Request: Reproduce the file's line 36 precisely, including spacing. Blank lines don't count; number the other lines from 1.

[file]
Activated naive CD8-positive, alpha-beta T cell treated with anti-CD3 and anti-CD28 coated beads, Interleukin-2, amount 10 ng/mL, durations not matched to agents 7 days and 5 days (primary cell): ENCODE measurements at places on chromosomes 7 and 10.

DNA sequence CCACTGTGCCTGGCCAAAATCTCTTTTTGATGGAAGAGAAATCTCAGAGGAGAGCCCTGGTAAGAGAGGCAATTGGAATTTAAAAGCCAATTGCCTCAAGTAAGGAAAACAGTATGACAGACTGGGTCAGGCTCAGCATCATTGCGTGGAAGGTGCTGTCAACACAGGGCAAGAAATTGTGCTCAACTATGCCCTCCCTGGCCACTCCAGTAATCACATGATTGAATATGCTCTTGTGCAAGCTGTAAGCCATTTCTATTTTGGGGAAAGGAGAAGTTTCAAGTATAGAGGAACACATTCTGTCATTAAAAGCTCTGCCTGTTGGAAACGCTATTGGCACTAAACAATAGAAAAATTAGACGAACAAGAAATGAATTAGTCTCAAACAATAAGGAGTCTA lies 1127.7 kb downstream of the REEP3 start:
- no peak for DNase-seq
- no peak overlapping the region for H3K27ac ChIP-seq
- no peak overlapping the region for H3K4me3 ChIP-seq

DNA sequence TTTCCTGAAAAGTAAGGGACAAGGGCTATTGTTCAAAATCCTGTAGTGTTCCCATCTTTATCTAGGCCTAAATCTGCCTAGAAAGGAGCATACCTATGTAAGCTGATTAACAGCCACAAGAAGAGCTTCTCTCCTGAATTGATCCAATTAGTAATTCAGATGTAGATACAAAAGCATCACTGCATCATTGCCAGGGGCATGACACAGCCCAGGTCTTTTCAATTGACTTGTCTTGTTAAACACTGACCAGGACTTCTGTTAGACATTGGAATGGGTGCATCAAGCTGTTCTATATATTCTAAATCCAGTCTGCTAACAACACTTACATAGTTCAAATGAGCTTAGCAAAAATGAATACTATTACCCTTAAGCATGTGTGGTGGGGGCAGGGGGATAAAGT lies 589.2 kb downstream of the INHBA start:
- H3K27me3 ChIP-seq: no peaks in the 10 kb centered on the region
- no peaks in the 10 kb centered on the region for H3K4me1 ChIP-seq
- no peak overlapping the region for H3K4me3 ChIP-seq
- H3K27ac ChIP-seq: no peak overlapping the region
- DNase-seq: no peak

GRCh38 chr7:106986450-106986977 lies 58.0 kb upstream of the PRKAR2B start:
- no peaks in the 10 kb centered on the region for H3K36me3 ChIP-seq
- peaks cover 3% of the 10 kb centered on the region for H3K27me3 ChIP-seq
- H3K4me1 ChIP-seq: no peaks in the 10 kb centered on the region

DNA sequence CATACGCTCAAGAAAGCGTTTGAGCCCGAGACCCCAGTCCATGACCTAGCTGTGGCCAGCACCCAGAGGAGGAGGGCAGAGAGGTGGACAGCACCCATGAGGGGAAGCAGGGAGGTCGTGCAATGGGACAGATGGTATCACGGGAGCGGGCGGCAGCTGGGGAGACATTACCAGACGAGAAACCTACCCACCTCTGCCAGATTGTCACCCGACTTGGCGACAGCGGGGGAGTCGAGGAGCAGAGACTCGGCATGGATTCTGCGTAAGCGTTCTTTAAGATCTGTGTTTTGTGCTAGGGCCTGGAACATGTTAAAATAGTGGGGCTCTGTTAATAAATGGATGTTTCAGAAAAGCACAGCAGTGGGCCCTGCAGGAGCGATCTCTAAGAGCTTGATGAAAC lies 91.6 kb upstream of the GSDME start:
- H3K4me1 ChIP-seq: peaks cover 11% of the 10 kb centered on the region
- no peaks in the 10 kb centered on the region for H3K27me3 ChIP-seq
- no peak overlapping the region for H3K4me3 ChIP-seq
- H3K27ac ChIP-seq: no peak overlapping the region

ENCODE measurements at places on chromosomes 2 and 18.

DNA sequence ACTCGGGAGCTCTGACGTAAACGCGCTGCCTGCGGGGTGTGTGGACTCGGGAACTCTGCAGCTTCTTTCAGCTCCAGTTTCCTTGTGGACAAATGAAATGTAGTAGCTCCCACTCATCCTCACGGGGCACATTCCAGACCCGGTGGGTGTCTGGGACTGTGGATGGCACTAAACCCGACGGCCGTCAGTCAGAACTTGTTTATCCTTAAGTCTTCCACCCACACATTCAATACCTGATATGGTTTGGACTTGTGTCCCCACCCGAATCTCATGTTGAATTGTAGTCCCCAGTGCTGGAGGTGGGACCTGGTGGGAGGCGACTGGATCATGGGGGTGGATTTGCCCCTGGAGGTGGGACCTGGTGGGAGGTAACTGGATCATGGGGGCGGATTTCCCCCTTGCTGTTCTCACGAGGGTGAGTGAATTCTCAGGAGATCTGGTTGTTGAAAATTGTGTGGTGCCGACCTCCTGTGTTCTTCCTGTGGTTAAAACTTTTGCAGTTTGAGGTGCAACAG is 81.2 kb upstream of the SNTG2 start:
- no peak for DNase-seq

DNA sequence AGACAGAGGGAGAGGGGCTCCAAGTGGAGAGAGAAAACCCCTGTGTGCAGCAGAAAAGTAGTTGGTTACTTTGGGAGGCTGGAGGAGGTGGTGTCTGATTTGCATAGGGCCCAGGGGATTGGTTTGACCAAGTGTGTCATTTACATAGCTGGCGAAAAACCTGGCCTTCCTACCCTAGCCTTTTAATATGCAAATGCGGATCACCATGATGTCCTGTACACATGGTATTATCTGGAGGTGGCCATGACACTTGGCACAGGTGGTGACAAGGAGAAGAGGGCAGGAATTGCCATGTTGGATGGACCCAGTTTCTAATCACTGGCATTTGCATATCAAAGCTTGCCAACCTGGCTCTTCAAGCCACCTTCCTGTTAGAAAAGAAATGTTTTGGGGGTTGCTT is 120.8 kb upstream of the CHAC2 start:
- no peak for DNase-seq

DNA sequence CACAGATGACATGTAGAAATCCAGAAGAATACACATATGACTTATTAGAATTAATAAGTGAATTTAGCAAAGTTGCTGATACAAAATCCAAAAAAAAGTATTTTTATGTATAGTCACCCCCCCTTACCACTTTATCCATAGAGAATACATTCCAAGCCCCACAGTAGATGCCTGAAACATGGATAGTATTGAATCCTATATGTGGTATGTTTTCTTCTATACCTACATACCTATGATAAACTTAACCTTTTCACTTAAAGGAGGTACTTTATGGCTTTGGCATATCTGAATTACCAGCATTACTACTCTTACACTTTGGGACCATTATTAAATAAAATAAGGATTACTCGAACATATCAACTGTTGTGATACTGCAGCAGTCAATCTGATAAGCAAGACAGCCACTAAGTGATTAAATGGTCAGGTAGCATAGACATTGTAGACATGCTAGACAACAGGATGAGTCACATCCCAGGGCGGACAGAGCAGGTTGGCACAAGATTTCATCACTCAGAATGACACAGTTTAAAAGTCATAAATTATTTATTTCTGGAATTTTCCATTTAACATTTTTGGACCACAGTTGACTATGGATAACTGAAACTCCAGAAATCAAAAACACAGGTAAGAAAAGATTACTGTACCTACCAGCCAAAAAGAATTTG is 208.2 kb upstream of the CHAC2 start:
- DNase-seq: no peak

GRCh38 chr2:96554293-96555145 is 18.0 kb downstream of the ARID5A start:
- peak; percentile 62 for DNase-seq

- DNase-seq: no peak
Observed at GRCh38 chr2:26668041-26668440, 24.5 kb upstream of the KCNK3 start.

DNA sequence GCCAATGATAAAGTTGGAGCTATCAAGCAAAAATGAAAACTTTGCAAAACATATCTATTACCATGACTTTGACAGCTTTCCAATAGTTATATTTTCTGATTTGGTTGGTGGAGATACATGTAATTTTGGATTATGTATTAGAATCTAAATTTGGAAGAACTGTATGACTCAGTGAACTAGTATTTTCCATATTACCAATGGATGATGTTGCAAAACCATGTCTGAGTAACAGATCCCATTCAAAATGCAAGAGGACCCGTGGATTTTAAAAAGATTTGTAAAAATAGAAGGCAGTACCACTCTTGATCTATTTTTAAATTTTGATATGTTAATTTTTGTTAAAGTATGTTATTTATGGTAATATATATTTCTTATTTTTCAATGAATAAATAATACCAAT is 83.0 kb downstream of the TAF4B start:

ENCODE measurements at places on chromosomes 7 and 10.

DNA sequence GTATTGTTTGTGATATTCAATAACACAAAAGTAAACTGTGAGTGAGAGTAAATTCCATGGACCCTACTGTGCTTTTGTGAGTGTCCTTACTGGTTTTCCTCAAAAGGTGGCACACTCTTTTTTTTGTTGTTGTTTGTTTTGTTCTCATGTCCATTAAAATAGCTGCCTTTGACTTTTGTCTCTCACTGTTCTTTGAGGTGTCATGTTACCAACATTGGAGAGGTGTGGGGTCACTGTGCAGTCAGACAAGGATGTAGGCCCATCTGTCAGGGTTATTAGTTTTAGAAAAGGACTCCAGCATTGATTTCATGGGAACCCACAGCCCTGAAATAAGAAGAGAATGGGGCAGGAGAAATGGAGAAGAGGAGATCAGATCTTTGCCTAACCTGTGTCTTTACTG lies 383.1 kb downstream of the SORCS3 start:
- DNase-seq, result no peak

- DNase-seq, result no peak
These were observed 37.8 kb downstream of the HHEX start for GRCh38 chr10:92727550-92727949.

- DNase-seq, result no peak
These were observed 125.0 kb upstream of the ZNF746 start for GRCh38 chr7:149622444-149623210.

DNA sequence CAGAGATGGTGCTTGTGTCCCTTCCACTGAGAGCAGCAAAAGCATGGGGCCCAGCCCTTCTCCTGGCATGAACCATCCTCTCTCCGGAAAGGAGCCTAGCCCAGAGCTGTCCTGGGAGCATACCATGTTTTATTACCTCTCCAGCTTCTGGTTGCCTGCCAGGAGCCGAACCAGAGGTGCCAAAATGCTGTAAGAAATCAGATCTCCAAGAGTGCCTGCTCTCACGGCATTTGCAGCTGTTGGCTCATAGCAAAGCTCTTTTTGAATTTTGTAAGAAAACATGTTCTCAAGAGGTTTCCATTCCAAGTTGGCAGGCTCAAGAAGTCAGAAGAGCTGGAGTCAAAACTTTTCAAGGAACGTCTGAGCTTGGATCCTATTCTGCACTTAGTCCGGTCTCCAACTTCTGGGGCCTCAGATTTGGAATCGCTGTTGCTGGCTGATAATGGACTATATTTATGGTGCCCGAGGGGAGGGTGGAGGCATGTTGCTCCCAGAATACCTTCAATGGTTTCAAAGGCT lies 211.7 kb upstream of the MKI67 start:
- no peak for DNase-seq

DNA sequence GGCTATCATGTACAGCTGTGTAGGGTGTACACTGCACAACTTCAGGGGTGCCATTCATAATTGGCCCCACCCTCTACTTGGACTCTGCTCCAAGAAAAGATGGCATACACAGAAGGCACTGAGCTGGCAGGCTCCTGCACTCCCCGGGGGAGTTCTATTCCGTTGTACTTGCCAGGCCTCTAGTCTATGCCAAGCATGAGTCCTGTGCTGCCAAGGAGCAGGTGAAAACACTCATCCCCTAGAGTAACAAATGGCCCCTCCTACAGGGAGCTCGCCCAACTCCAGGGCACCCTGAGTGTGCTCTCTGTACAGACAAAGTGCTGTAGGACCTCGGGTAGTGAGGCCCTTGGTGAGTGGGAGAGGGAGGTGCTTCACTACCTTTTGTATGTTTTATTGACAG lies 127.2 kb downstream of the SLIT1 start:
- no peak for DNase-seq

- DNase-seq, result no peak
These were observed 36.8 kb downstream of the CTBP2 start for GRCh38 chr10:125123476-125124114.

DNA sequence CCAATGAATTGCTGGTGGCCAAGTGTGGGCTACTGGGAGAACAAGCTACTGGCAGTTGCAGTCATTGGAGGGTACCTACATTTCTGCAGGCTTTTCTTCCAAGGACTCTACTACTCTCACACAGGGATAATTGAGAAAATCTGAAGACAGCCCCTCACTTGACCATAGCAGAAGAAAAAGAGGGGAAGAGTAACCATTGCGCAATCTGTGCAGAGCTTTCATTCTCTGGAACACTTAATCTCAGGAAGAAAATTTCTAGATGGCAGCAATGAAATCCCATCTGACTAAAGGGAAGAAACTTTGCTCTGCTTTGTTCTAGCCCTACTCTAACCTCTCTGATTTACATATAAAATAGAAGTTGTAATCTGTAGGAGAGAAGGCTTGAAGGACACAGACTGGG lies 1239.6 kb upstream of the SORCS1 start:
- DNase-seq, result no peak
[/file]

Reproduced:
- DNase-seq, result no peak